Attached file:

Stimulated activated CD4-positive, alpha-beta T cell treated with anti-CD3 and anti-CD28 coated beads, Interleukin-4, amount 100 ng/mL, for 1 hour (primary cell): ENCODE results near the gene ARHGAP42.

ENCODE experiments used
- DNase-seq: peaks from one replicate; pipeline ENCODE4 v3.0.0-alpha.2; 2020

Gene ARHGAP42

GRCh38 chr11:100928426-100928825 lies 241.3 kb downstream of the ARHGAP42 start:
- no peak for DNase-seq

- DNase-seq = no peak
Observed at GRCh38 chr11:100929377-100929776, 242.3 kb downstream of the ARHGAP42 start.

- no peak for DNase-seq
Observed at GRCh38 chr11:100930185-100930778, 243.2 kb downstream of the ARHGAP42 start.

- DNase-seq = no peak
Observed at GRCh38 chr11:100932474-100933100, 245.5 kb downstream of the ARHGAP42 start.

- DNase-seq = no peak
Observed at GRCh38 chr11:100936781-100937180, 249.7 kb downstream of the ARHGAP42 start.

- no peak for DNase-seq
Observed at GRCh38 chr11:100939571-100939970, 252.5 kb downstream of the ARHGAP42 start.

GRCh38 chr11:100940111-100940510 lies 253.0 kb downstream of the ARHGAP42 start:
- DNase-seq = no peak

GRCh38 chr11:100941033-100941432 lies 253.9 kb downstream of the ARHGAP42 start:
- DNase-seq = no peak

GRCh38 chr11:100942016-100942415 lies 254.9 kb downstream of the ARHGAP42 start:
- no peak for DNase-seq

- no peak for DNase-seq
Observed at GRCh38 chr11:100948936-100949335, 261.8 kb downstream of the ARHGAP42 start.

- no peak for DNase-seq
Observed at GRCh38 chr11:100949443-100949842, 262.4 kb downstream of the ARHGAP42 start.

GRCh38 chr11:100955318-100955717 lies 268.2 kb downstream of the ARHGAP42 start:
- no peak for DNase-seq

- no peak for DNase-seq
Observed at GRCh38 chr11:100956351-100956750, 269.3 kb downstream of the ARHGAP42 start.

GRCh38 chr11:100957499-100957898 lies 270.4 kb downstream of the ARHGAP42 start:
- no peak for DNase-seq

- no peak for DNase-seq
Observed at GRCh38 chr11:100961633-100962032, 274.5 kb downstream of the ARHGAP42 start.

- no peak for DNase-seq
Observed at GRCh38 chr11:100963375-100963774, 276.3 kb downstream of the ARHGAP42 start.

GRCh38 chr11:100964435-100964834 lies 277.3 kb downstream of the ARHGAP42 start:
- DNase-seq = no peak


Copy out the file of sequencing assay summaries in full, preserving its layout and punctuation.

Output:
Stimulated activated CD4-positive, alpha-beta T cell treated with anti-CD3 and anti-CD28 coated beads, Interleukin-4, amount 100 ng/mL, for 1 hour (primary cell): ENCODE results near the gene ARHGAP42.

ENCODE experiments used
- DNase-seq: peaks from one replicate; pipeline ENCODE4 v3.0.0-alpha.2; 2020

Gene ARHGAP42

GRCh38 chr11:100928426-100928825 lies 241.3 kb downstream of the ARHGAP42 start:
- no peak for DNase-seq

- DNase-seq = no peak
Observed at GRCh38 chr11:100929377-100929776, 242.3 kb downstream of the ARHGAP42 start.

- no peak for DNase-seq
Observed at GRCh38 chr11:100930185-100930778, 243.2 kb downstream of the ARHGAP42 start.

- DNase-seq = no peak
Observed at GRCh38 chr11:100932474-100933100, 245.5 kb downstream of the ARHGAP42 start.

- DNase-seq = no peak
Observed at GRCh38 chr11:100936781-100937180, 249.7 kb downstream of the ARHGAP42 start.

- no peak for DNase-seq
Observed at GRCh38 chr11:100939571-100939970, 252.5 kb downstream of the ARHGAP42 start.

GRCh38 chr11:100940111-100940510 lies 253.0 kb downstream of the ARHGAP42 start:
- DNase-seq = no peak

GRCh38 chr11:100941033-100941432 lies 253.9 kb downstream of the ARHGAP42 start:
- DNase-seq = no peak

GRCh38 chr11:100942016-100942415 lies 254.9 kb downstream of the ARHGAP42 start:
- no peak for DNase-seq

- no peak for DNase-seq
Observed at GRCh38 chr11:100948936-100949335, 261.8 kb downstream of the ARHGAP42 start.

- no peak for DNase-seq
Observed at GRCh38 chr11:100949443-100949842, 262.4 kb downstream of the ARHGAP42 start.

GRCh38 chr11:100955318-100955717 lies 268.2 kb downstream of the ARHGAP42 start:
- no peak for DNase-seq

- no peak for DNase-seq
Observed at GRCh38 chr11:100956351-100956750, 269.3 kb downstream of the ARHGAP42 start.

GRCh38 chr11:100957499-100957898 lies 270.4 kb downstream of the ARHGAP42 start:
- no peak for DNase-seq

- no peak for DNase-seq
Observed at GRCh38 chr11:100961633-100962032, 274.5 kb downstream of the ARHGAP42 start.

- no peak for DNase-seq
Observed at GRCh38 chr11:100963375-100963774, 276.3 kb downstream of the ARHGAP42 start.

GRCh38 chr11:100964435-100964834 lies 277.3 kb downstream of the ARHGAP42 start:
- DNase-seq = no peak